1913. The Mamur Zapt escorts a nervous pasha home from a small town in the Sudan, where life is as predictably unpredictable as it is in Egypt.
Pasha Hilmi is convinced that someone has it in for him. First someone tried to filch the briefcase he’s carrying, filled with sensitive trade documents, and then someone pushed his man Sayyid into the river, drowning him, perhaps in revenge, perhaps mistaking him for the Pasha. Nicholson, a senior administrator of Egyptian Railways, offers the Pasha, accompanied by the Mamur Zapt—Gareth Cadwallader Owen, the head of the Khedive’s Secret Police—the use of the Royal Coach back to the presumed safety of Cairo. Also along for the ride are Nicholson’s schoolboy son, Jamie; Parquet diplomatic dogsbody Yasin al-Jawad and his high-toned daughter, Aisha, and the usual retinue of servants and flunkies. The trip grinds to a premature halt when the train gets stuck in a sandstorm. The passengers are rescued in good time, but the briefcase is stolen in the confusion, laying the groundwork for the far more leisurely and characteristic second half of the story, in which the Mamur Zapt uses every resource available to find out not who stole the briefcase—that’s pretty obvious—but who hired the thieves and why.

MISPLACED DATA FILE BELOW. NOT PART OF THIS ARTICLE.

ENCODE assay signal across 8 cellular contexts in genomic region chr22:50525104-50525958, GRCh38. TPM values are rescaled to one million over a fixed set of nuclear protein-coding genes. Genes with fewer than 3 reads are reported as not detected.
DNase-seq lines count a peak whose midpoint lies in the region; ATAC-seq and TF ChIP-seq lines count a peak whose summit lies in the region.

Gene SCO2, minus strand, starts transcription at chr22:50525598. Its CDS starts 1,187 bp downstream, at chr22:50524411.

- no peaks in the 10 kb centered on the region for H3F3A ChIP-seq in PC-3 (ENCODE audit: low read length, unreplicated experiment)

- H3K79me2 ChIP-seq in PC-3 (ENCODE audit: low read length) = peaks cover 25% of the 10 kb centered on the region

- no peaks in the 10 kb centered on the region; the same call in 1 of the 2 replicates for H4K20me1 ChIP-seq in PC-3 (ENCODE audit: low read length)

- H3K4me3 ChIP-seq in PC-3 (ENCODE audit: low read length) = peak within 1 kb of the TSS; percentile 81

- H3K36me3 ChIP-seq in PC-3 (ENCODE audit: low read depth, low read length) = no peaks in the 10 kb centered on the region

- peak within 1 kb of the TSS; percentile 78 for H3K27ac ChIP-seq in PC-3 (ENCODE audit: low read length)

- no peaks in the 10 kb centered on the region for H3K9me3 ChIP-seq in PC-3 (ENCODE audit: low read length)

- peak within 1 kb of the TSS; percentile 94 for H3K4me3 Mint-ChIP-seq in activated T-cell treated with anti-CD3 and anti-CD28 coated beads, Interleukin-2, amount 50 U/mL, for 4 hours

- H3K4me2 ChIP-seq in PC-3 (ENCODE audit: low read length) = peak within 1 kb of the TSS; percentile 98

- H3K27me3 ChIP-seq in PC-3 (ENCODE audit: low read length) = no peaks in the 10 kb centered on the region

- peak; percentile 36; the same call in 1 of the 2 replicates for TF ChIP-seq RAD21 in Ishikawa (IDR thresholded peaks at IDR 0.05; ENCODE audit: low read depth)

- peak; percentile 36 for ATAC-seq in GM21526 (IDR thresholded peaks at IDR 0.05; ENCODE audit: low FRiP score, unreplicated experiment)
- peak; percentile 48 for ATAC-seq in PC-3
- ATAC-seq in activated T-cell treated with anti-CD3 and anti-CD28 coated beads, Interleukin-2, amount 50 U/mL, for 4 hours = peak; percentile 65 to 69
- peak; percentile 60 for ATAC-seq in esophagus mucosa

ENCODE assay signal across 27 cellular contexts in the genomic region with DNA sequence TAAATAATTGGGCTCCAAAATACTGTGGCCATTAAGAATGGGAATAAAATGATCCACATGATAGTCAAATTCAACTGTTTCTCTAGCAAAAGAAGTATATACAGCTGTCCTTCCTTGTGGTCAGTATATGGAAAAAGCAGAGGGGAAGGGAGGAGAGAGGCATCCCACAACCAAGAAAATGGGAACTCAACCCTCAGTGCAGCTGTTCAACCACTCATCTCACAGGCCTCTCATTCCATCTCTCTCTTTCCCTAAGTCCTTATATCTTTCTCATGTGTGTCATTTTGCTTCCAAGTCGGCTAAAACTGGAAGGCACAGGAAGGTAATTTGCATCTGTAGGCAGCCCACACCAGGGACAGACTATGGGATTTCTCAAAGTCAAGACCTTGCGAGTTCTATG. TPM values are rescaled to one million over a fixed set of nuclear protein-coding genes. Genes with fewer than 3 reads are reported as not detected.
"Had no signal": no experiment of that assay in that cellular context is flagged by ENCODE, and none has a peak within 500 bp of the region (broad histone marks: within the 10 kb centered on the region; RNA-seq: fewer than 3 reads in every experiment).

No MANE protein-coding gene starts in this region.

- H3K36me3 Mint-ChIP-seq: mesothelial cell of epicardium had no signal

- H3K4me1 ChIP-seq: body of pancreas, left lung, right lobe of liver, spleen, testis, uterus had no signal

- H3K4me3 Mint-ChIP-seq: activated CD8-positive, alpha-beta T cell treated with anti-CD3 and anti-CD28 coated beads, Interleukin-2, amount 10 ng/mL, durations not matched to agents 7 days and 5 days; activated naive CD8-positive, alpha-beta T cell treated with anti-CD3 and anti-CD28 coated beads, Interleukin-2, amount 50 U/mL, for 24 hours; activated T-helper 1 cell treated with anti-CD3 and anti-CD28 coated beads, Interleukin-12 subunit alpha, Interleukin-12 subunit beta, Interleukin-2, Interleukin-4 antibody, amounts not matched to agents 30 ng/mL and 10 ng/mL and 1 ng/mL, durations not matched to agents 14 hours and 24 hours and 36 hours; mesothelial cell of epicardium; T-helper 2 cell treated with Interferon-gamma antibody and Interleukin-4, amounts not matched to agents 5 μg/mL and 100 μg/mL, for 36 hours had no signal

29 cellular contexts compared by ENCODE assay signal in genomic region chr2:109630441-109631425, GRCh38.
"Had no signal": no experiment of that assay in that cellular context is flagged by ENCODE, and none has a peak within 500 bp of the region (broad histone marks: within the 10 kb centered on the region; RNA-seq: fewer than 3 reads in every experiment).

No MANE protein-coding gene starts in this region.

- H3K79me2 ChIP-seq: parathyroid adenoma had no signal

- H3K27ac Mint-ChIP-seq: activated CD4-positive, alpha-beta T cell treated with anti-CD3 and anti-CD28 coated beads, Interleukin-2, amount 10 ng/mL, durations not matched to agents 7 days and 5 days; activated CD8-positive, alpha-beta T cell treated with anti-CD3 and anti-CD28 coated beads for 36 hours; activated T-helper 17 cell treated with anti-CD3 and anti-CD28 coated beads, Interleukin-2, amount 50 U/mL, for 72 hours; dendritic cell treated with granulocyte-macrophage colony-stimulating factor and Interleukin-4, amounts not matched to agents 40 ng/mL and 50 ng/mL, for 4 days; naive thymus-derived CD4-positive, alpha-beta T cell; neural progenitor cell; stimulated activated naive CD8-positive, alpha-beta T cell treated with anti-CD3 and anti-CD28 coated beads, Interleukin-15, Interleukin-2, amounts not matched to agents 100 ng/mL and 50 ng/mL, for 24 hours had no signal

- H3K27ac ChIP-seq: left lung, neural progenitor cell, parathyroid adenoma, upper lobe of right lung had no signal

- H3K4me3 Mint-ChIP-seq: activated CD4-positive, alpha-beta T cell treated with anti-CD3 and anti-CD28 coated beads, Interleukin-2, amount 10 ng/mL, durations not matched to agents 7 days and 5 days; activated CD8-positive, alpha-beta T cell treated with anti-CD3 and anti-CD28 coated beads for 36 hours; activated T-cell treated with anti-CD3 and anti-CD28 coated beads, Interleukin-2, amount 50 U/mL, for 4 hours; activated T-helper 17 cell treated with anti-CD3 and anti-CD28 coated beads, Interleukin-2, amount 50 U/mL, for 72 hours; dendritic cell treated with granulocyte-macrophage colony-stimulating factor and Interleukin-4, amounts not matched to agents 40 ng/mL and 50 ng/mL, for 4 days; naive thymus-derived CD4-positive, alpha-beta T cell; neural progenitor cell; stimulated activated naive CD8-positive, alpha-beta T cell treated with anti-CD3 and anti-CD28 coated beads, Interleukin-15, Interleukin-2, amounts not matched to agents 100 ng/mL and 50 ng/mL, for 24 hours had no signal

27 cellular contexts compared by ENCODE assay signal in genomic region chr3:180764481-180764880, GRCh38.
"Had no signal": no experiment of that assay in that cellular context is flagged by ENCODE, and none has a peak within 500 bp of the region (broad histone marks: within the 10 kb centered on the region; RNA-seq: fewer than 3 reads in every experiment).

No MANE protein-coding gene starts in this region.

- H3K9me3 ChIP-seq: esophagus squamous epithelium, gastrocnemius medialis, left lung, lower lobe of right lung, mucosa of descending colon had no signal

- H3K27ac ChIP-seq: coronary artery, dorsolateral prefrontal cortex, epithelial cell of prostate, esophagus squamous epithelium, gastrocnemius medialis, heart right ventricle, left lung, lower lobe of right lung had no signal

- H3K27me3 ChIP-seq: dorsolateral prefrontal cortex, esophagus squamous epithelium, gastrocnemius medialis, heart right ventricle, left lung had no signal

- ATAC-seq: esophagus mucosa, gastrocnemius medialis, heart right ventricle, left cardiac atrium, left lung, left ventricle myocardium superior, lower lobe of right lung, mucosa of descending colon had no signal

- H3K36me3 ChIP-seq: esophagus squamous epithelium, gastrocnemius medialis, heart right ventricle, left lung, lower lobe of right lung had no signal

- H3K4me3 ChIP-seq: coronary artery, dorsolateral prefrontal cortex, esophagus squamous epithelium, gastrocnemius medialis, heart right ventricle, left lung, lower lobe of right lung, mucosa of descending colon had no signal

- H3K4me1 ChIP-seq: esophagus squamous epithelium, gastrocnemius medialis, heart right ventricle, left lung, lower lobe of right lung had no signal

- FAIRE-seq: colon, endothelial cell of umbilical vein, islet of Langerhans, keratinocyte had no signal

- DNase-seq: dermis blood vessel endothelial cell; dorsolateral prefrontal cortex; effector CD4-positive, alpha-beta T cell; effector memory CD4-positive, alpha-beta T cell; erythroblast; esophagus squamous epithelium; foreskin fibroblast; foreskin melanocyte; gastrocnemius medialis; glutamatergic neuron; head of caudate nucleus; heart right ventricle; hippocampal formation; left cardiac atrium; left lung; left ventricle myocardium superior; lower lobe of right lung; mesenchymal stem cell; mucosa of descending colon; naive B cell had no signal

A curiosity among Owen’s 17 decorous period cases (The Bride Box, 2013, etc.): half high-risk adventure, half low-impact sleuthing, with the Mamur Zapt overshadowed by his hireling’s investment-minded wife, the Pasha’s sheltered but charming lady, and the alarmingly precocious Aisha.